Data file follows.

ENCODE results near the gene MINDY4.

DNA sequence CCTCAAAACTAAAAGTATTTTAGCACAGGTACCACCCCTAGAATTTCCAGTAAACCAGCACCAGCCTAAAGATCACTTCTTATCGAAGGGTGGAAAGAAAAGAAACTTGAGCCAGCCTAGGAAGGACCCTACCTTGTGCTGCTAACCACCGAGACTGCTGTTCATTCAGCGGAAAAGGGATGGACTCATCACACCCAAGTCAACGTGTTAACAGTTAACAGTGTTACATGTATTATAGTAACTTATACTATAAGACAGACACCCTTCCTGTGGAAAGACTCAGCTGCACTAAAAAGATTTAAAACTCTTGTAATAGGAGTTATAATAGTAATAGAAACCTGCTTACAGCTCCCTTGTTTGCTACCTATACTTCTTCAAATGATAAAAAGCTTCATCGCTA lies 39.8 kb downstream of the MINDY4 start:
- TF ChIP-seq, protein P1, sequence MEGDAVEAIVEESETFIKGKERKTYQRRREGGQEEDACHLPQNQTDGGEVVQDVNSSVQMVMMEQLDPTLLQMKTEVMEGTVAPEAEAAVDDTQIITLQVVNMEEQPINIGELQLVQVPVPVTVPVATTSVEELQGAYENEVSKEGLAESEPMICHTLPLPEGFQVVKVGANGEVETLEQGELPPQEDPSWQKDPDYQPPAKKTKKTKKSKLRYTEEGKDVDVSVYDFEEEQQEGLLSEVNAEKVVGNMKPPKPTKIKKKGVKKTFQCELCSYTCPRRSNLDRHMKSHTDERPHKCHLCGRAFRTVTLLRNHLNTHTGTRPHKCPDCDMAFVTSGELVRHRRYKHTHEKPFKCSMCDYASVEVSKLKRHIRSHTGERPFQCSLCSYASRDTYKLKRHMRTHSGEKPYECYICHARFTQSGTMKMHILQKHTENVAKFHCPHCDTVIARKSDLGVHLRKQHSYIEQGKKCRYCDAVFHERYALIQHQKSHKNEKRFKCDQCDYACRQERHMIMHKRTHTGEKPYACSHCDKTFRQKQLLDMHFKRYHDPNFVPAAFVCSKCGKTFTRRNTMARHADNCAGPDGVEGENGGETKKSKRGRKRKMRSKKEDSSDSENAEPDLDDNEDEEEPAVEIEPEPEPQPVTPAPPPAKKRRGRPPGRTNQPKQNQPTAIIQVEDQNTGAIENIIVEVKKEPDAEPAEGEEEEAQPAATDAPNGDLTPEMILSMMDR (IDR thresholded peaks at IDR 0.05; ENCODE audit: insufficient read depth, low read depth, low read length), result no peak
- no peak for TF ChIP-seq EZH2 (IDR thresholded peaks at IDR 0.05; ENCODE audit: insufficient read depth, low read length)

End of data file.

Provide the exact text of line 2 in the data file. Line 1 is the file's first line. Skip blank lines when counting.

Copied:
DNA sequence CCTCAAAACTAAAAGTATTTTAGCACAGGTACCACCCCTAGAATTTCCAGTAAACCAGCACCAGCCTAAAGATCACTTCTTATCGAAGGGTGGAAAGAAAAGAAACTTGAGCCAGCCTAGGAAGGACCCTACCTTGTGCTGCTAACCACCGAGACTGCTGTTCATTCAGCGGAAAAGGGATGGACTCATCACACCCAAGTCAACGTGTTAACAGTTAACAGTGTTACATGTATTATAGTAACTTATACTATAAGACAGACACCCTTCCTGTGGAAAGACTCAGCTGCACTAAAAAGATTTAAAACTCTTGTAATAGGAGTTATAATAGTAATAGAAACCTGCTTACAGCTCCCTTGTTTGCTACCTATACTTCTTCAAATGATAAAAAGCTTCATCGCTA lies 39.8 kb downstream of the MINDY4 start: